The research team interviewed 20 people with myeloma (and their relatives, if they also wanted to take part), asking very detailed questions about their experiences before diagnosis. People were asked about all the symptoms they had, how these affected their life, what they thought had caused the symptoms, and what they did about them, for example discussing with family members, or going to see their GP or nurse. They were also asked if they thought they could have been diagnosed sooner, what they thought went well during this time, and what could have been improved. The researchers then looked for similarities and differences in the stories people told.

An interviewer holds a pen above a clipboard while talking to another personThe researchers interviewed people with myeloma to understand what had happened in the time between first feeling ill and myeloma diagnosis.

Initial myeloma symptoms and thinking about asking for medical help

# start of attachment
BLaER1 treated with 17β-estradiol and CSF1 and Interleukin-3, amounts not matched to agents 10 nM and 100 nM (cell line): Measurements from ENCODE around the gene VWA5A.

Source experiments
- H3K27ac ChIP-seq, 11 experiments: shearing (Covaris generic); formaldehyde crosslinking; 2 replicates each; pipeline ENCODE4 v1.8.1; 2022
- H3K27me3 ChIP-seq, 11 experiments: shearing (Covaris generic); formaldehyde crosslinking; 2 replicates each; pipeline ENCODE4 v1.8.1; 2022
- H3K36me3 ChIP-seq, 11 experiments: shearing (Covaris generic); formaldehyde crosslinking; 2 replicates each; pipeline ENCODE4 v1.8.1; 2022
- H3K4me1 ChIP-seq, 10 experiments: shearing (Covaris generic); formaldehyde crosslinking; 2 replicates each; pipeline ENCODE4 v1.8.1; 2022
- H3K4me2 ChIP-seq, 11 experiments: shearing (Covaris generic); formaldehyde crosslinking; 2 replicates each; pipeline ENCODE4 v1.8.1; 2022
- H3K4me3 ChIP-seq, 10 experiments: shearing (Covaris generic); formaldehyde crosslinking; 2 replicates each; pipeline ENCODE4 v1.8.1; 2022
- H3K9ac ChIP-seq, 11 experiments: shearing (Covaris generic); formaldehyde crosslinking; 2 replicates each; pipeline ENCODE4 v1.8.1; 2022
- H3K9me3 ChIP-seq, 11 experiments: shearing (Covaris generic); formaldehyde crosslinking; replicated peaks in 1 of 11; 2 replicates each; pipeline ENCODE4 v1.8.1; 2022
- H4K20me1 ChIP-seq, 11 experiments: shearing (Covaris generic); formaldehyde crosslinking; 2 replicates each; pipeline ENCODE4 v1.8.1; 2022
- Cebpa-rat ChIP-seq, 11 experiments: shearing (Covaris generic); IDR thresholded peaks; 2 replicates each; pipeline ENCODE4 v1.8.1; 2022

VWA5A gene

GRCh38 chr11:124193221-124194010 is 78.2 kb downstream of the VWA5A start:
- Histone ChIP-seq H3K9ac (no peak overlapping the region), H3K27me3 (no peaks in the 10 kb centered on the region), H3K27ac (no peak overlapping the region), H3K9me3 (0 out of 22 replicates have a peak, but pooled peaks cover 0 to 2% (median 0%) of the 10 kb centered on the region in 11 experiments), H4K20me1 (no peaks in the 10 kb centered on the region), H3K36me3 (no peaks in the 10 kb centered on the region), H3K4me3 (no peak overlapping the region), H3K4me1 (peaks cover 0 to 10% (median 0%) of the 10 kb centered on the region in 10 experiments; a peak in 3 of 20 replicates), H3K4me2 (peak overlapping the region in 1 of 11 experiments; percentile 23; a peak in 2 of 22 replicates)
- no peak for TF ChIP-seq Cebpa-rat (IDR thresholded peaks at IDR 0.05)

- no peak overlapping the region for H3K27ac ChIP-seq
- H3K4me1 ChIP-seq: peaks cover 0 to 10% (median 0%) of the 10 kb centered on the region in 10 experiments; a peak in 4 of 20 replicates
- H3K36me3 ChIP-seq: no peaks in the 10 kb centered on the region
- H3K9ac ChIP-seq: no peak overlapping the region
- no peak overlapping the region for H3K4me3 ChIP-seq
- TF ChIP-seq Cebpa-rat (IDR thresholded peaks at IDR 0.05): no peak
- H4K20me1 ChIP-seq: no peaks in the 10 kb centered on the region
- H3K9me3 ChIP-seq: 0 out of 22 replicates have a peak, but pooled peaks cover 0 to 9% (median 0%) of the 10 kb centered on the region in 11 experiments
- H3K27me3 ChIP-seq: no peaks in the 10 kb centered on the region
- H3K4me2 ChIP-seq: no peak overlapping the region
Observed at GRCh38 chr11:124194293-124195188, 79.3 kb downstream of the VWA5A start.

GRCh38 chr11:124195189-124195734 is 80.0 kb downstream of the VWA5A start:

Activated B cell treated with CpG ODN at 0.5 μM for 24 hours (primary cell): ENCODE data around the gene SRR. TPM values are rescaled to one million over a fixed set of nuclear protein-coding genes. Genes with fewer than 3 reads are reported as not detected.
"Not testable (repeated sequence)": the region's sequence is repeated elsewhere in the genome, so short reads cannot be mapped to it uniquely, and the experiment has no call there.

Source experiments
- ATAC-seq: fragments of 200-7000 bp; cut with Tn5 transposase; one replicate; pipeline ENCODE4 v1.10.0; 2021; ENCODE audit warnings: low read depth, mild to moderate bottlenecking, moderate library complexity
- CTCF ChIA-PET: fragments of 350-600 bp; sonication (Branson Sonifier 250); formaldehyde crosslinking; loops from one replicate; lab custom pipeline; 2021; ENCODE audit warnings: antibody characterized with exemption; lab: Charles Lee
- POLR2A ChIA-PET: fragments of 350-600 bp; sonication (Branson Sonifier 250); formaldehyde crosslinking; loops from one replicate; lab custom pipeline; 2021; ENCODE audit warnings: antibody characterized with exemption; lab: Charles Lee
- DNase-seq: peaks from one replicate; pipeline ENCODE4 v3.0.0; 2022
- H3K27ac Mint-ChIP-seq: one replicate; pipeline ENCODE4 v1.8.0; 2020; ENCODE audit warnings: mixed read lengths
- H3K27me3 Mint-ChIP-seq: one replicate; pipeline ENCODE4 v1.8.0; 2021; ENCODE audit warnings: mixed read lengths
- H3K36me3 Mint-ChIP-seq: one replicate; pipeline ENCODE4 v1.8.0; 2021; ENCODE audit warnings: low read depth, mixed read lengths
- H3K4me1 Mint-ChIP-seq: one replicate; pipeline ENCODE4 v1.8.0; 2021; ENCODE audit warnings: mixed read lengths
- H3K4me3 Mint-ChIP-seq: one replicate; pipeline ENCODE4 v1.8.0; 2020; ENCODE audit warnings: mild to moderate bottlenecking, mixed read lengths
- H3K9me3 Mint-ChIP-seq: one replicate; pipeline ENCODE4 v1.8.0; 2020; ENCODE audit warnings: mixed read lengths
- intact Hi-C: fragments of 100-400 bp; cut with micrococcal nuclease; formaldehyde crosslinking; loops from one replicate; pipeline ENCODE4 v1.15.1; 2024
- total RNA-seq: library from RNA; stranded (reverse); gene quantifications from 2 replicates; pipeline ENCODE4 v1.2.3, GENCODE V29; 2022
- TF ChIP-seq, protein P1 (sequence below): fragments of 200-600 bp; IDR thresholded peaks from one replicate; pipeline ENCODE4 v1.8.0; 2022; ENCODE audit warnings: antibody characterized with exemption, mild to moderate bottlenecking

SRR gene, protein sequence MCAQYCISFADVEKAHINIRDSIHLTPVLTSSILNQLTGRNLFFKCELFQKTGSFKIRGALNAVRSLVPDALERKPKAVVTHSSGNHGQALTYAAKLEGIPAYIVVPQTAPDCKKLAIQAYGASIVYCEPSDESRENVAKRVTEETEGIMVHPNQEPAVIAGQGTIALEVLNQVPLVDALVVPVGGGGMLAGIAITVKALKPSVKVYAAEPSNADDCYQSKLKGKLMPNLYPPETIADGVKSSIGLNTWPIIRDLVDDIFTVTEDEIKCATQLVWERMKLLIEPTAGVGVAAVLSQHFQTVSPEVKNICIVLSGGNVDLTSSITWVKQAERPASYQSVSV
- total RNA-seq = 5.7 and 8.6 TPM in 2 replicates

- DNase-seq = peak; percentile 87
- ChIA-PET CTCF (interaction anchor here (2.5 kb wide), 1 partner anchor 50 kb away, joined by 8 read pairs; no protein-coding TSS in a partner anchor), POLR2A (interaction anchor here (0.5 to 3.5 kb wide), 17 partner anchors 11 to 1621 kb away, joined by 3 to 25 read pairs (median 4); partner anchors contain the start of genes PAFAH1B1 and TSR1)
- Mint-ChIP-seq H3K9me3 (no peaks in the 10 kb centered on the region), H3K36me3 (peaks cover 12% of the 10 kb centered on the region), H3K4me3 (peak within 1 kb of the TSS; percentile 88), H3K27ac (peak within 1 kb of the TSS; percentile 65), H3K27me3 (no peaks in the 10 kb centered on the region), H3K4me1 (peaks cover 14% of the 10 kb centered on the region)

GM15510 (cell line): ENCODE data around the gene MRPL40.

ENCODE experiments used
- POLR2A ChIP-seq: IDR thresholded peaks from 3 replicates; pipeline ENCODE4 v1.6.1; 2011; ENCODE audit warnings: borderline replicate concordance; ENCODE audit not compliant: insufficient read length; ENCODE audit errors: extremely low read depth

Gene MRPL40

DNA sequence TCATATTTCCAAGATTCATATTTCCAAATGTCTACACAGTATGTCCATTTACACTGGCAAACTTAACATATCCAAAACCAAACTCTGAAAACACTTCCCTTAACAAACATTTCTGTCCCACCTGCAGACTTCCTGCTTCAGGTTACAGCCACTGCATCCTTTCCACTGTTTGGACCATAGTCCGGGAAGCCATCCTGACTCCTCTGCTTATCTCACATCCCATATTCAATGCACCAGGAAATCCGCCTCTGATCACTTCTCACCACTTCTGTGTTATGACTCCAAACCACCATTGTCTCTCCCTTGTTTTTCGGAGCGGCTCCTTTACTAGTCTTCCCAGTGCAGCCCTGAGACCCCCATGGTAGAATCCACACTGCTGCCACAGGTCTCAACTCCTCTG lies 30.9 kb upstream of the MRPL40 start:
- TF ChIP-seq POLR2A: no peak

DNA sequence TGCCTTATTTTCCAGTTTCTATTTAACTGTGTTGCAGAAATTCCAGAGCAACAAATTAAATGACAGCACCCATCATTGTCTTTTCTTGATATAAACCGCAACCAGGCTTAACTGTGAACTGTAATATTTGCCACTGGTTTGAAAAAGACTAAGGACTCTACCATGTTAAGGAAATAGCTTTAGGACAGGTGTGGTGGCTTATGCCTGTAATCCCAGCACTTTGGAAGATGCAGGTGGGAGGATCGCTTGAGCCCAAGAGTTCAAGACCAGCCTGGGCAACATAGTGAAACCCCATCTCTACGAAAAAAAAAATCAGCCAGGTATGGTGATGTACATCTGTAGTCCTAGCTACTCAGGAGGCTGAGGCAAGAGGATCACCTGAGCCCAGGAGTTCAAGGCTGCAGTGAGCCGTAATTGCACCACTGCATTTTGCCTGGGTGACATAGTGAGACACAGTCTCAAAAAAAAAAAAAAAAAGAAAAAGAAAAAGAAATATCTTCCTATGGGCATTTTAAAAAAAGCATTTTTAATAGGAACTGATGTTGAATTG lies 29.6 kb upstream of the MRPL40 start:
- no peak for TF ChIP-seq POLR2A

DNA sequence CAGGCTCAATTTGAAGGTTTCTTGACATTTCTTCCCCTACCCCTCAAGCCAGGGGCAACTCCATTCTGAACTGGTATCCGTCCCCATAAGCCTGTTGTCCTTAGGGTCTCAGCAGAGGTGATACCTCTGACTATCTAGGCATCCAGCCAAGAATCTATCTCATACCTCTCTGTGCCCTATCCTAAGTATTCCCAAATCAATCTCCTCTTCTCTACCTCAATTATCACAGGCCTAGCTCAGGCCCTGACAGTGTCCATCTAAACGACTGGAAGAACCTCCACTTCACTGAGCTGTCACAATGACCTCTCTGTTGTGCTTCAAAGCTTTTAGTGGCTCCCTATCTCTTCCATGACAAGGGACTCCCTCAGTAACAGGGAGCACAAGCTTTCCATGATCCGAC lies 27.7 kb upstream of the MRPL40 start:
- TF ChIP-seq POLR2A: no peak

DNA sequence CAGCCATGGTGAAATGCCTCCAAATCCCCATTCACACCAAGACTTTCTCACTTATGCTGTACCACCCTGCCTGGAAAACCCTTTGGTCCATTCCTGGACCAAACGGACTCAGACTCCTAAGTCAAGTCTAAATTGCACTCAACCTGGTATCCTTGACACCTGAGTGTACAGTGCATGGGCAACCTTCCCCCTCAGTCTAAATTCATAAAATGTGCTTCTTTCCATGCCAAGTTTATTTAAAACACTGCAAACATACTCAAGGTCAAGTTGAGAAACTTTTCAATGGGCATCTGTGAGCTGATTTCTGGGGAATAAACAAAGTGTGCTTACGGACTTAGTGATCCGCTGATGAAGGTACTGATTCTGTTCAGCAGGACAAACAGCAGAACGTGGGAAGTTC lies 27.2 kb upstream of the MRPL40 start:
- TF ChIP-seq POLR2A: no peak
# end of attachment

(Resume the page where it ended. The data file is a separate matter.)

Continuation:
Interviewees’ experiences were very varied. Many had never heard of myeloma before their diagnosis, nor knew of its symptoms. They also reported a wide range of symptoms they thought could have been caused by their myeloma. Many said they had suffered from bone and joint pain, which is to be expected as myeloma can cause damage to the bones. However, they also mentioned other symptoms, such as severe fatigue, ongoing infections and stomach problems. Rather than experiencing a clear symptom that would point to myeloma (such as a breast lump in breast cancer), symptoms were described as ‘vague’ and people said they thought they could be a sign of other less serious health problems, or just part of ageing. For these reasons, interviewees sometimes delayed asking a healthcare professional for advice. Even looking back, some found it hard to tell which of their symptoms were due to myeloma and which had occurred for other reasons.